June 19, 2024

Advancing Corporate Yields

Pioneering Business Success

5 Learning And Development Insights For Employee Equity And Growth

Equitable learning and development opportunities, mentorship and coaching, and factors that might limit employee growth are all points of reflection highlighted in a public health official framework for workplace mental health and well-being. Corey Keyes, a sociologist and psychologist who coined the term languishing, says when people are languishing, they “feel a bit numb like they don’t feel anything bad, but they don’t feel anything good.” Corey says they feel stuck, and a close cousin of stuck is stagnant. According to Corey Keyes, if you stay languishing too long, it becomes pathological and painful.

Whether you’re in the field of learning development by happenstance or intention, you play a big role in enhancing the well-being of employees. Instead of employees feeling neither good nor bad, stuck or stagnant, you can help drive equity and growth. To add to the learning and development conversation, I touched base with Dr. Britt Andreatta. Britt is the CEO of Brain Aware Training and former Chief Learning Officer for Lynda.com (now LinkedIn Learning). Here’s Britt’s advice extracted from an interview.

Purpose-driven organizations are the future.

Training Magazine’s 2024 L&D and HR Forecast report lists it as #2, and studies by Gartner underscore that this trend, accelerated by the pandemic, is going to define the future of work.

Blending learning helps remote companies.

“Remote companies face challenges around learner engagement (boredom, low participation), technical difficulties (unstable or slow internet connection) and miscommunication between instructors and participants (lack of clear body language), which continue to frustrate learning designers and participants alike.”

Britt also says, “The best approach is to use blended learning, leveraging in-person learning when it matters and maximizing efficiency and scale with online options. Understanding the neuroscience of learning can be helpful here, as it can guide learning designers to the most effective and impactful options.”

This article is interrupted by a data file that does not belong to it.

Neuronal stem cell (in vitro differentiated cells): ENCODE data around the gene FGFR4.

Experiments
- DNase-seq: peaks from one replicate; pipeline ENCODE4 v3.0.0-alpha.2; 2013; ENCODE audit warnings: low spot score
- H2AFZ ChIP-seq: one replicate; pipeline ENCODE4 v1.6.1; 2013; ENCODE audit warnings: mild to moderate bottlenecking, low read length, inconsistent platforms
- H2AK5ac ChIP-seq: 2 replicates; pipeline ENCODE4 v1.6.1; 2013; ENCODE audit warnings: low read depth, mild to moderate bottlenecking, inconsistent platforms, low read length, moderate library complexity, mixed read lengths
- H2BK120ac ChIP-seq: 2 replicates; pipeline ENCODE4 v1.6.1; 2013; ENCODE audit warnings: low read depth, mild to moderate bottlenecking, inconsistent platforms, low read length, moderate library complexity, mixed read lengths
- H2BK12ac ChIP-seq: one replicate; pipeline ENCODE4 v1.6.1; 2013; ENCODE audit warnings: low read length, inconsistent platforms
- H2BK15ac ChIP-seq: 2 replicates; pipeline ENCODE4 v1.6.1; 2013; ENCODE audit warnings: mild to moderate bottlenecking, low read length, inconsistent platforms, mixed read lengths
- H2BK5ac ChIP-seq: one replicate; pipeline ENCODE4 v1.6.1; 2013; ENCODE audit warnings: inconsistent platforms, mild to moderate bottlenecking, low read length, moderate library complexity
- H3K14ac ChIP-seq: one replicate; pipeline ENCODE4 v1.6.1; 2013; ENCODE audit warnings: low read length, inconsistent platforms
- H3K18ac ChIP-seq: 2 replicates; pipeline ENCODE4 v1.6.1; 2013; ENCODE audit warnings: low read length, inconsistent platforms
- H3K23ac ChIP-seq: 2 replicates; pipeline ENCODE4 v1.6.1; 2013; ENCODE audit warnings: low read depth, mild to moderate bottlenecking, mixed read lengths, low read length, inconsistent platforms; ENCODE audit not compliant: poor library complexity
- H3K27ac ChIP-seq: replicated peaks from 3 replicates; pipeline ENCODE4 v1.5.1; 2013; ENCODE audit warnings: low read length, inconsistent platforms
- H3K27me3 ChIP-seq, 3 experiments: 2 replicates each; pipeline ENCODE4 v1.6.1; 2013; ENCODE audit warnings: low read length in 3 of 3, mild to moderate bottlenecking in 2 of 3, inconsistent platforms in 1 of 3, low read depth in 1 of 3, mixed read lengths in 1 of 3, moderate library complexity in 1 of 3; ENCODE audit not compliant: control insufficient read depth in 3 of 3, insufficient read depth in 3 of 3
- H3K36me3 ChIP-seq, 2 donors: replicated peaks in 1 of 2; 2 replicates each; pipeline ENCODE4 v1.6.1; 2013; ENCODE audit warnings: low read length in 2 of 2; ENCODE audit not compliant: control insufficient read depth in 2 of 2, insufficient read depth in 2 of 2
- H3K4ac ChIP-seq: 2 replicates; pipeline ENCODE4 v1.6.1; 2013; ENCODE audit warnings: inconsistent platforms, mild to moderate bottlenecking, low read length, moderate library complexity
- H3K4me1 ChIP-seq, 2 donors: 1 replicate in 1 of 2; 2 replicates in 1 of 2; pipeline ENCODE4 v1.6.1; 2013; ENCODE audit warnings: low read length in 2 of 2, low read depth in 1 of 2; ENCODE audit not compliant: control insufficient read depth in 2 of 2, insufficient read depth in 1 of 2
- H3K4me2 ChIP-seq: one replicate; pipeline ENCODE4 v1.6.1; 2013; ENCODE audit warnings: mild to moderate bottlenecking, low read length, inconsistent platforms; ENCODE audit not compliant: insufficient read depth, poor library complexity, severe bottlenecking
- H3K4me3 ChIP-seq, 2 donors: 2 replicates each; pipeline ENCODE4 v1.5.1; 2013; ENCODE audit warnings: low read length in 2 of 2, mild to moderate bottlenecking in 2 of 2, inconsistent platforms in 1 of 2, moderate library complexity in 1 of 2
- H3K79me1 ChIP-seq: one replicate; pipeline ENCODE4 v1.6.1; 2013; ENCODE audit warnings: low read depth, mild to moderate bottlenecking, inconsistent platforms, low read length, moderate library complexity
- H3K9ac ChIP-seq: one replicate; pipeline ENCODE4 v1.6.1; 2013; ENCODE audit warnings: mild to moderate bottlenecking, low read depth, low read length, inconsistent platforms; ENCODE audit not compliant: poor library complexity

Psychological safety creates success.

A global study from Google illuminates what differentiates the highest-performing teams from the rest. Who is on the team matters less than how team members interact, communicate and support each other. The findings validate neuroscientists’ belief that humans are biologically wired to connect and collaborate.

“Engaging with each other can align our brain waves through neural synchrony, aiding our ability to communicate and interact productively. But first, team leaders must establish the critical conditions that drive peak performance at work.”

Studies show that creating psychological safety is the key differentiator of high-performing teams, and facilitating inclusion and belonging is central to success. Britt goes on to say that “leaders need the skills to create the right environment for teams to thrive and excel, but many leadership programs don’t deliver on this important skill set.”

Skill gaps need bridging.

“The pandemic’s impact on education has been profound, greatly impacting Gen Z and Gen Alpha students, some of whom are already entering our workforces. Several studies show that they are developmentally behind in both academic skills and emotional development, and the education system is not closing this gap. We will experience the impact of this lag over the next two decades as they transition into the workforce, presenting both challenges and opportunities for employers.”

The World Economic Forum states that 375 million workers globally will need to be reskilled by 2030. Learning and development teams will, therefore, need to step into these gaps and build the bridges needed to ensure organizational success.

Power alters the brain.

The longer a person holds power, the more likely they are to project their opinions and feelings onto others and, even worse, see signs of agreement that are not there. This plays out in boardrooms worldwide as executives can become more impulsive, less risk-aware, and less adept at seeing others’ perspectives.

Dr. Adam Galinsky, from Columbia University’s Business School, also notes that people with power are more likely to engage in sexual harassment because they “pick up phantom sexual signals from subordinates that aren’t really there.”

Secondly, empathy decreases. In fact, according to Dr. Marwa Azab, power can deform the brain. She states, “The brains of powerful individuals react differently to social cues in ways that resemble psychopaths or patients with frontal brain damage—who lack empathy and the ability to take others’ perspectives.”

Britt says that learning and development and talented professionals can play a vital role in containing the harmful effects of power. Offering executive training is one way to give leaders the skills they need to counterbalance the impact of power. Policies and practices that protect people who challenge leaders are also vital for creating organizational success.

The world of work is rapidly changing, and only workplaces prioritizing the employee experience will be ahead.

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